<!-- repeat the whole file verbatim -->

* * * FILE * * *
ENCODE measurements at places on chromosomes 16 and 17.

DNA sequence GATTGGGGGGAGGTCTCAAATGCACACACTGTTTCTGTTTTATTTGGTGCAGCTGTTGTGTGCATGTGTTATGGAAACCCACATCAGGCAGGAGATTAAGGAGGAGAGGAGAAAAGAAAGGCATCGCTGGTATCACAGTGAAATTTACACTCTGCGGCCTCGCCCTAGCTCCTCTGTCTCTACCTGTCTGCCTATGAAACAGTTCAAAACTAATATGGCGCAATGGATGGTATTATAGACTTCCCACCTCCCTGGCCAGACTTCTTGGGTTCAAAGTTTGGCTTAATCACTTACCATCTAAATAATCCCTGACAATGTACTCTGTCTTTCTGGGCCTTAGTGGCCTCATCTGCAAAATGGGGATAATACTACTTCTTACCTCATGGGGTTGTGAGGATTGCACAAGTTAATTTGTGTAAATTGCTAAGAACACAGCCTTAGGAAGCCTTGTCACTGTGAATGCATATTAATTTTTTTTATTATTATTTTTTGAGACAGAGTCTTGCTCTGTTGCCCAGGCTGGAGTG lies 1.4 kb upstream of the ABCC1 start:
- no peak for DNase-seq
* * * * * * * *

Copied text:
ENCODE measurements at places on chromosomes 16 and 17.

DNA sequence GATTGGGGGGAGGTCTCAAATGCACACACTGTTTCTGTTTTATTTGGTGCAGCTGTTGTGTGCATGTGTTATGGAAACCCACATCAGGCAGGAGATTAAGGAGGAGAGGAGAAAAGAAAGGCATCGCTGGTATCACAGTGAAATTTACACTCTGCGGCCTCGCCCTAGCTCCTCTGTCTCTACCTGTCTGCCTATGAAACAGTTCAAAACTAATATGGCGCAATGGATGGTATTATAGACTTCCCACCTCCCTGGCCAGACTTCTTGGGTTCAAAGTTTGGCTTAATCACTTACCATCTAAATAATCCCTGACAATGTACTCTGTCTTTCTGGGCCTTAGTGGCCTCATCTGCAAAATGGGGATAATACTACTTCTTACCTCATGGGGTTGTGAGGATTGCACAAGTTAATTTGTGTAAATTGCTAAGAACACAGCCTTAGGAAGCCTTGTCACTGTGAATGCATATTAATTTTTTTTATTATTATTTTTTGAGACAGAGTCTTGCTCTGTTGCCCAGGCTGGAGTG lies 1.4 kb upstream of the ABCC1 start:
- no peak for DNase-seq